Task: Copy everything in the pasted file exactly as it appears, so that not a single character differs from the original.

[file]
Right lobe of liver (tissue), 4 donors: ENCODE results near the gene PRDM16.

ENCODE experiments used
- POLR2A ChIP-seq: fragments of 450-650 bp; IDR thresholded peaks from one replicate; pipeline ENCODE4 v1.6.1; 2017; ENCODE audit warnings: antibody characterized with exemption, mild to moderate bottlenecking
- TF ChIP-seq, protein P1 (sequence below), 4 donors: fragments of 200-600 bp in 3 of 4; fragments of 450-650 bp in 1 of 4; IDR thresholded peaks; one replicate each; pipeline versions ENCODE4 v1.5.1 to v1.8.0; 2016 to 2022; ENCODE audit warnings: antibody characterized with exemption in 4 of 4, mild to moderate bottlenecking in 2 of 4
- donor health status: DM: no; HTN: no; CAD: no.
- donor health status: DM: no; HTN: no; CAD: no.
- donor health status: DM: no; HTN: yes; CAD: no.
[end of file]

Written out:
Right lobe of liver (tissue), 4 donors: ENCODE results near the gene PRDM16.

ENCODE experiments used
- POLR2A ChIP-seq: fragments of 450-650 bp; IDR thresholded peaks from one replicate; pipeline ENCODE4 v1.6.1; 2017; ENCODE audit warnings: antibody characterized with exemption, mild to moderate bottlenecking
- TF ChIP-seq, protein P1 (sequence below), 4 donors: fragments of 200-600 bp in 3 of 4; fragments of 450-650 bp in 1 of 4; IDR thresholded peaks; one replicate each; pipeline versions ENCODE4 v1.5.1 to v1.8.0; 2016 to 2022; ENCODE audit warnings: antibody characterized with exemption in 4 of 4, mild to moderate bottlenecking in 2 of 4
- donor health status: DM: no; HTN: no; CAD: no.
- donor health status: DM: no; HTN: no; CAD: no.
- donor health status: DM: no; HTN: yes; CAD: no.